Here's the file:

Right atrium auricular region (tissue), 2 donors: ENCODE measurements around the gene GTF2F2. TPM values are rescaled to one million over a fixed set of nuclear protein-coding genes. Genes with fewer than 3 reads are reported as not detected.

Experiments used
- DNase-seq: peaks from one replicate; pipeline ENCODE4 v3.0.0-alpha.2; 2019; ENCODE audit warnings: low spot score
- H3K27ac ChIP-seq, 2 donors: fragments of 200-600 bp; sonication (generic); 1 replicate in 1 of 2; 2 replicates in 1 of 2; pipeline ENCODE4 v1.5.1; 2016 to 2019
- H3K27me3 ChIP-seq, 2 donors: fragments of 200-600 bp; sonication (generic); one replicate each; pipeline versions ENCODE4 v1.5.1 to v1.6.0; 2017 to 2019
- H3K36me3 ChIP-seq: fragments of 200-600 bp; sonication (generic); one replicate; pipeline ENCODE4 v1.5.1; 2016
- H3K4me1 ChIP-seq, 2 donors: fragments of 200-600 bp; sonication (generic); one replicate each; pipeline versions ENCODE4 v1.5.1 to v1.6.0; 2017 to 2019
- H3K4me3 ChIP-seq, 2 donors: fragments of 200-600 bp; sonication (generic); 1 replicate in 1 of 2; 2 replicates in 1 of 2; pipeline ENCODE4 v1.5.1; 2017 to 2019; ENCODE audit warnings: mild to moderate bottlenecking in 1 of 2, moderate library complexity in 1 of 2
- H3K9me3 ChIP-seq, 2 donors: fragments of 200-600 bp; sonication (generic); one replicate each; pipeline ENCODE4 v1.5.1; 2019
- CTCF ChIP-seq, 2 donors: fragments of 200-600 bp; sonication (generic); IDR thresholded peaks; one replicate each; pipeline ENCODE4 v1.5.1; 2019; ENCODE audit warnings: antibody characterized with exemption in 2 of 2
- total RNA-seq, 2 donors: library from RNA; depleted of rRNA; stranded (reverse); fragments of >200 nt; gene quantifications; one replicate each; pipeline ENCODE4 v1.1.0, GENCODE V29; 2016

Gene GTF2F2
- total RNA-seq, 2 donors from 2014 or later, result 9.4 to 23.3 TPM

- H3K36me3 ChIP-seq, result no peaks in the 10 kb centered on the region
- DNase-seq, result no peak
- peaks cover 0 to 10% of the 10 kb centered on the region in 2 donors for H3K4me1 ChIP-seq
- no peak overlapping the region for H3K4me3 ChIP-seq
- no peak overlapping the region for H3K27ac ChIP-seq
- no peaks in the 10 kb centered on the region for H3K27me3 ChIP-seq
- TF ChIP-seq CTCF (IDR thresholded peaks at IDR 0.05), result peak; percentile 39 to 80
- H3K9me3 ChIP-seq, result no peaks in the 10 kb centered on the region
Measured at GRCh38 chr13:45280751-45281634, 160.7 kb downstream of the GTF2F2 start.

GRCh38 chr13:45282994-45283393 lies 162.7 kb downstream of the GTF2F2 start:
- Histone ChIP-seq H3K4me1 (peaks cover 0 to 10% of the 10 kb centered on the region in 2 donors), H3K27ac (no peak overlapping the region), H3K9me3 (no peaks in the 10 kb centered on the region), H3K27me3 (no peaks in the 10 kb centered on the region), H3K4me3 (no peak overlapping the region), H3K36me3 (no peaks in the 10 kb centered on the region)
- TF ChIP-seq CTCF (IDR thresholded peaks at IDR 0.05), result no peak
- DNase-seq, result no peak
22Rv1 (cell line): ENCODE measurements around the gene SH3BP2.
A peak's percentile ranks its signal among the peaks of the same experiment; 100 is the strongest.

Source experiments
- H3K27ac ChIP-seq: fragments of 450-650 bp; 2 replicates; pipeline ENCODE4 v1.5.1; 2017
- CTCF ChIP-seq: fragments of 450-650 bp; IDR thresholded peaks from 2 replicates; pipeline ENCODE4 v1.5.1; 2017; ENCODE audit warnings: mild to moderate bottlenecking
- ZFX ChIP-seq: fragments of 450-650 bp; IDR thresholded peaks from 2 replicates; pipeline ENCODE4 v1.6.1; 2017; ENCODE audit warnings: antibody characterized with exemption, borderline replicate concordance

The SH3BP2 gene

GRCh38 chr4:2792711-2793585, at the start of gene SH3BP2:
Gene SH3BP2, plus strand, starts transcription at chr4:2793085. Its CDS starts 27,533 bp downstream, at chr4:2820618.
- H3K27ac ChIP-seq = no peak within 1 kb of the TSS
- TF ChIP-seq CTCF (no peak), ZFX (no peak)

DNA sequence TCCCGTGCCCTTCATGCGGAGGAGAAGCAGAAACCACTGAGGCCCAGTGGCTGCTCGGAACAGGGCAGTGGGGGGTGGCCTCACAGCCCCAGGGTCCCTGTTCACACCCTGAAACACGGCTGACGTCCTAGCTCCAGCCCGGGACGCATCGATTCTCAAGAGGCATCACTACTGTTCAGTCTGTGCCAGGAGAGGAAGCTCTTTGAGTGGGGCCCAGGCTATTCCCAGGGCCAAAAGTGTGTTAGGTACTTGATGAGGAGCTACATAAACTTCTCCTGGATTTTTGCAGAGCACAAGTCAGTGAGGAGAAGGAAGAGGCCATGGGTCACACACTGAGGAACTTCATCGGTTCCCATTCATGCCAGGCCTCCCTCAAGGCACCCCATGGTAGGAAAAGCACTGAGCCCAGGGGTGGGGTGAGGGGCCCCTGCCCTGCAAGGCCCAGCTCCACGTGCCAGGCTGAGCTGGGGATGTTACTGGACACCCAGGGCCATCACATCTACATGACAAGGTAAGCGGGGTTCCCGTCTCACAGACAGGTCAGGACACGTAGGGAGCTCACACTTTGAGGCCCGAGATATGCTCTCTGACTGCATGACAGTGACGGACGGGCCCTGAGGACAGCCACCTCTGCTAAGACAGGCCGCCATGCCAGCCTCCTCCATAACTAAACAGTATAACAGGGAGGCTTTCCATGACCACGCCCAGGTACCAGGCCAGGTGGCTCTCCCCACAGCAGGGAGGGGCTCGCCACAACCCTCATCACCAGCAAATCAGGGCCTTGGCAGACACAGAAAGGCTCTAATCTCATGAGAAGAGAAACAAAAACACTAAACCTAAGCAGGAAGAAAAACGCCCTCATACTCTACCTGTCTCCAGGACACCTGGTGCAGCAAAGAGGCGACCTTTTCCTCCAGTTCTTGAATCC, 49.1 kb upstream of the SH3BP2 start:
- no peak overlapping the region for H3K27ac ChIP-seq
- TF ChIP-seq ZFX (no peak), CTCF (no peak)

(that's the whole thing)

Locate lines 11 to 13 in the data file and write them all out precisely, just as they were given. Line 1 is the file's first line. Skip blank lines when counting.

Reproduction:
- total RNA-seq, 2 donors: library from RNA; depleted of rRNA; stranded (reverse); fragments of >200 nt; gene quantifications; one replicate each; pipeline ENCODE4 v1.1.0, GENCODE V29; 2016

Gene GTF2F2
- total RNA-seq, 2 donors from 2014 or later, result 9.4 to 23.3 TPM